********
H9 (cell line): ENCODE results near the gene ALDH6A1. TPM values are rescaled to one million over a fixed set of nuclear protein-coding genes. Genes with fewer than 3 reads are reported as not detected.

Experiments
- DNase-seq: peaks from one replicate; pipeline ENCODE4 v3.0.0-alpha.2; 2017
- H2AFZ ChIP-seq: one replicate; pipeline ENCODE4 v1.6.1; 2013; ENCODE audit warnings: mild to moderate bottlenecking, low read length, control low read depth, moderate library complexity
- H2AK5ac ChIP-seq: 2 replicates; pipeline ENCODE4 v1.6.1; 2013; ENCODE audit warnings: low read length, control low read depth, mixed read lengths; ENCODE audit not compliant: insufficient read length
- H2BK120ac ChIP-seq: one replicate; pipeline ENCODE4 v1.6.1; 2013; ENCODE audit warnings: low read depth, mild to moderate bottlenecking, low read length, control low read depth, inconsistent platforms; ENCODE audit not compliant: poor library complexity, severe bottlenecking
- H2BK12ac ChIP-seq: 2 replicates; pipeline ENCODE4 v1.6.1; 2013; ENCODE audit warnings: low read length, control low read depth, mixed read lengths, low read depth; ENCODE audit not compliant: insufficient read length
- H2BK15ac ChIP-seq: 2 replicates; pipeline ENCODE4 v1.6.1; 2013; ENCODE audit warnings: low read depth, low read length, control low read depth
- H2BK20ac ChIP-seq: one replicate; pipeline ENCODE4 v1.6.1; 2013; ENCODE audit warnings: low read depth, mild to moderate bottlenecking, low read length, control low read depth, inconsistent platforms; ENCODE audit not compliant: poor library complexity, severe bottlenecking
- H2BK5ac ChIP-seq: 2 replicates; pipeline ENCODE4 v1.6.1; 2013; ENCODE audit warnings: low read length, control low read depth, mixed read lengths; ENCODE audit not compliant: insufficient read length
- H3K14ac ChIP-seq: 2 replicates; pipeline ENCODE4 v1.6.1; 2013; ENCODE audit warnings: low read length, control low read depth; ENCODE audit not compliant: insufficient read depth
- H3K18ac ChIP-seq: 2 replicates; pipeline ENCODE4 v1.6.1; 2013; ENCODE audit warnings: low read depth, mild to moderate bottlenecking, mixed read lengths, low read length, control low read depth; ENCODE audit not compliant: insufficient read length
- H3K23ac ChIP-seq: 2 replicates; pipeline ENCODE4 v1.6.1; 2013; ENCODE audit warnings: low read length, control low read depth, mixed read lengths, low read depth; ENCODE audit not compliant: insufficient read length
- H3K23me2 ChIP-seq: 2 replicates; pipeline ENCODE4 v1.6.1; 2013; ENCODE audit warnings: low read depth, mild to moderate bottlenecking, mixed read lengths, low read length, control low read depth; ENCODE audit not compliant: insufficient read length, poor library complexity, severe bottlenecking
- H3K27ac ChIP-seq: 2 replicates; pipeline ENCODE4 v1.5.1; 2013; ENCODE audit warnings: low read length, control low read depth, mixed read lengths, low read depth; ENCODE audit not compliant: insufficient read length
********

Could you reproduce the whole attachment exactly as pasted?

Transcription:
H9 (cell line): ENCODE results near the gene ALDH6A1. TPM values are rescaled to one million over a fixed set of nuclear protein-coding genes. Genes with fewer than 3 reads are reported as not detected.

Experiments
- DNase-seq: peaks from one replicate; pipeline ENCODE4 v3.0.0-alpha.2; 2017
- H2AFZ ChIP-seq: one replicate; pipeline ENCODE4 v1.6.1; 2013; ENCODE audit warnings: mild to moderate bottlenecking, low read length, control low read depth, moderate library complexity
- H2AK5ac ChIP-seq: 2 replicates; pipeline ENCODE4 v1.6.1; 2013; ENCODE audit warnings: low read length, control low read depth, mixed read lengths; ENCODE audit not compliant: insufficient read length
- H2BK120ac ChIP-seq: one replicate; pipeline ENCODE4 v1.6.1; 2013; ENCODE audit warnings: low read depth, mild to moderate bottlenecking, low read length, control low read depth, inconsistent platforms; ENCODE audit not compliant: poor library complexity, severe bottlenecking
- H2BK12ac ChIP-seq: 2 replicates; pipeline ENCODE4 v1.6.1; 2013; ENCODE audit warnings: low read length, control low read depth, mixed read lengths, low read depth; ENCODE audit not compliant: insufficient read length
- H2BK15ac ChIP-seq: 2 replicates; pipeline ENCODE4 v1.6.1; 2013; ENCODE audit warnings: low read depth, low read length, control low read depth
- H2BK20ac ChIP-seq: one replicate; pipeline ENCODE4 v1.6.1; 2013; ENCODE audit warnings: low read depth, mild to moderate bottlenecking, low read length, control low read depth, inconsistent platforms; ENCODE audit not compliant: poor library complexity, severe bottlenecking
- H2BK5ac ChIP-seq: 2 replicates; pipeline ENCODE4 v1.6.1; 2013; ENCODE audit warnings: low read length, control low read depth, mixed read lengths; ENCODE audit not compliant: insufficient read length
- H3K14ac ChIP-seq: 2 replicates; pipeline ENCODE4 v1.6.1; 2013; ENCODE audit warnings: low read length, control low read depth; ENCODE audit not compliant: insufficient read depth
- H3K18ac ChIP-seq: 2 replicates; pipeline ENCODE4 v1.6.1; 2013; ENCODE audit warnings: low read depth, mild to moderate bottlenecking, mixed read lengths, low read length, control low read depth; ENCODE audit not compliant: insufficient read length
- H3K23ac ChIP-seq: 2 replicates; pipeline ENCODE4 v1.6.1; 2013; ENCODE audit warnings: low read length, control low read depth, mixed read lengths, low read depth; ENCODE audit not compliant: insufficient read length
- H3K23me2 ChIP-seq: 2 replicates; pipeline ENCODE4 v1.6.1; 2013; ENCODE audit warnings: low read depth, mild to moderate bottlenecking, mixed read lengths, low read length, control low read depth; ENCODE audit not compliant: insufficient read length, poor library complexity, severe bottlenecking
- H3K27ac ChIP-seq: 2 replicates; pipeline ENCODE4 v1.5.1; 2013; ENCODE audit warnings: low read length, control low read depth, mixed read lengths, low read depth; ENCODE audit not compliant: insufficient read length